Probably the best way to answer this question, however, is through an anecdote. Last summer, there was this boy who was shot twice in the chest. The facts said that as a Black boy in the ‘hood he was supposed to drop-out of school; supposed to end-up in jail; supposed to die a violent death. But this boy made the decision to defy the data. He refused to let the facts that made up others’ futures define his destiny. Instead, when he got out of the hospital, he returned to school and now is just a few weeks away from graduating from Urban Prep. The facts might have pointed him to a coffin, but he, like his Urban Prep classmates, is pointing himself to college.
Urban Prep recently announced a $150,000 donation from the Citi Foundation to support your Alumni Affairs Program, Project GOLD. Tell our readers more about this project and its importance to the success of Urban Prep.
When a student enrolls in Urban Prep as a freshman, we tell him and his family that we are committed to the student until he graduates from college. We pride ourselves on the fact that we care more about college degrees than high school diplomas. The goal of Urban Prep’s Alumni Program, also known as Project GOLD, is to track graduates to and through college. This program provides the necessary support for our young men while enrolled in college. The program utilizes myriad tactics to follow and further support young men through their college careers (social media contact, phone calls, letters, care packages, workshops on financial aid resources and career planning, campus visits, alumni gatherings, etc.)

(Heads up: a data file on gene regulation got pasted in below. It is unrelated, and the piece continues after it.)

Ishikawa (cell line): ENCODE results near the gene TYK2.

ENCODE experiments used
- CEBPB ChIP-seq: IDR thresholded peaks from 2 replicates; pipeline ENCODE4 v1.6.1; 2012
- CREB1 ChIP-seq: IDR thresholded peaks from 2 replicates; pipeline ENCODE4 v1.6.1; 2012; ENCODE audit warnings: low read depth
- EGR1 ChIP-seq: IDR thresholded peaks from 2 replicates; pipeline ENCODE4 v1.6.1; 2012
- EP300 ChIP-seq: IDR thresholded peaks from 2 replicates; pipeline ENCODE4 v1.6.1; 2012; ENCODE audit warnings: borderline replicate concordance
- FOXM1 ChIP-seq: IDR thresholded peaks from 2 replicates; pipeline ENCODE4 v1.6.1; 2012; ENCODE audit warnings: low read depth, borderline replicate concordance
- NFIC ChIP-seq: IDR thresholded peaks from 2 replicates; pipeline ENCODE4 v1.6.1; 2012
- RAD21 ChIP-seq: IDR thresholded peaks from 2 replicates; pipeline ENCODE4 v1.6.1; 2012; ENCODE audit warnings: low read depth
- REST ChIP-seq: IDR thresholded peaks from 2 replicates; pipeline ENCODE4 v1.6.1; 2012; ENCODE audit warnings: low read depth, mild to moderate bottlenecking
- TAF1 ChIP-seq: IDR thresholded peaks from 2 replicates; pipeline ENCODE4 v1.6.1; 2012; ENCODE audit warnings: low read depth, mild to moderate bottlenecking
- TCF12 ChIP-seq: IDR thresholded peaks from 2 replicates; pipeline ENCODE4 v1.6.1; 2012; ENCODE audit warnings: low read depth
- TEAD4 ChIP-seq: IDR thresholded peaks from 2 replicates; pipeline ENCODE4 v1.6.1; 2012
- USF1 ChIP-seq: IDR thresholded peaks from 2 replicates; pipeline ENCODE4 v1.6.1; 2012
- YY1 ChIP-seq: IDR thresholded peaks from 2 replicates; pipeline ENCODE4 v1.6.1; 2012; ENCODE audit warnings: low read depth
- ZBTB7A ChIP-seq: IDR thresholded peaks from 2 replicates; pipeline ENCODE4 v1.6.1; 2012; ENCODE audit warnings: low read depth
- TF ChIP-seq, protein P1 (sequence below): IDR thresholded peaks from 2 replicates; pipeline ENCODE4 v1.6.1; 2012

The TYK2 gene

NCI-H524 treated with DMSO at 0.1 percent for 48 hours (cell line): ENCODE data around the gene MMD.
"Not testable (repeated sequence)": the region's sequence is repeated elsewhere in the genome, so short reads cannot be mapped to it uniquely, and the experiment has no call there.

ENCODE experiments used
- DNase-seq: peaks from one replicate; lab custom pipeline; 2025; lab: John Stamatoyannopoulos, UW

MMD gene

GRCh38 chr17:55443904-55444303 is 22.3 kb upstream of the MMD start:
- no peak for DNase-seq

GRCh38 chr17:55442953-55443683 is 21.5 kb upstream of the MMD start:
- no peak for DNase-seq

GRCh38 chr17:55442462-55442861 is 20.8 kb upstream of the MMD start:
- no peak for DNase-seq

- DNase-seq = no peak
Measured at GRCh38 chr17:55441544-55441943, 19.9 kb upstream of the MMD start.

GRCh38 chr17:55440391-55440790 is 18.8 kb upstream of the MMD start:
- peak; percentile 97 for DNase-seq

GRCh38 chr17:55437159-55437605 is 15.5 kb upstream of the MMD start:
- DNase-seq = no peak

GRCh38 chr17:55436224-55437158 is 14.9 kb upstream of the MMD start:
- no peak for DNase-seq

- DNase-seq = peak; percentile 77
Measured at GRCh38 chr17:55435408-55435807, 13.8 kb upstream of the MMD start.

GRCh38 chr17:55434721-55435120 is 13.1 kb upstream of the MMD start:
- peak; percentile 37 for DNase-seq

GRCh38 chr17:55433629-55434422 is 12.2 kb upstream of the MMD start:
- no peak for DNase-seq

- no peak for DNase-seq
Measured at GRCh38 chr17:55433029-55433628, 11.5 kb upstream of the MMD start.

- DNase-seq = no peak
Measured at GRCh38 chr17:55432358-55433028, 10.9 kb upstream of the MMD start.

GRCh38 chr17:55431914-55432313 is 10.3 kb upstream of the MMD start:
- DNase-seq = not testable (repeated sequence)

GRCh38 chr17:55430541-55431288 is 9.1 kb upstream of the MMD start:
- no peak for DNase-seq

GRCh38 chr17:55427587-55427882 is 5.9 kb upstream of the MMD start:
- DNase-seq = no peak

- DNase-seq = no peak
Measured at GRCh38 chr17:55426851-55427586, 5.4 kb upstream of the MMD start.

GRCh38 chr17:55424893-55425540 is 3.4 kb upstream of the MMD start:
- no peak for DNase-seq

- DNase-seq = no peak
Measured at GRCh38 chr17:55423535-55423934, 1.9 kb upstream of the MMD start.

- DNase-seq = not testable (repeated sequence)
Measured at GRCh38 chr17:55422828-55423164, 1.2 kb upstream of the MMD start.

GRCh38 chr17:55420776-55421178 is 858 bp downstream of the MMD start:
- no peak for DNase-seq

There are more UP grads at Morehouse tham from any other high school in the nation #FACT100
— Urban Prep Academies (@UrbanPrep) March 28, 2013
Last month, an alliance of foundation heads and nonprofit leaders gathered in Chicago during the annual Council on Foundations conference to discuss issues facing boys and young men of color and pledged to take collective action. What would be your suggestions to the group as they begin to examine, recommend and support efforts at national, regional and local levels?
My biggest suggestion would be for funders to talk to folks who are on the ground, running organizations that are focused on African American male achievement and determine what these organizations need in order to sustain their success. The focus shouldn’t be on reinventing the wheel, but rather finding ways to keep the wheels on organizations that are effectively serving Black males.
How can readers support Urban Prep?
Urban Prep Academies is a 501(c)(3) non-profit organization and as such, donations are tax-deductible (and greatly appreciated!). Visit www.urbanprep.org/donate to make a donation; www.urbanprep.org for more information on Urban Prep; and www.urbanprep.org/about/contact-us to contact us and sign-up for regular updates.
Anything else you'd like to share?
The Urban Prep motto is We Believe. It’s important to always have faith and believe in people, but also you have to believe in your ability to positively affect the lives of others. Places like Urban Prep are what happen when We Believe.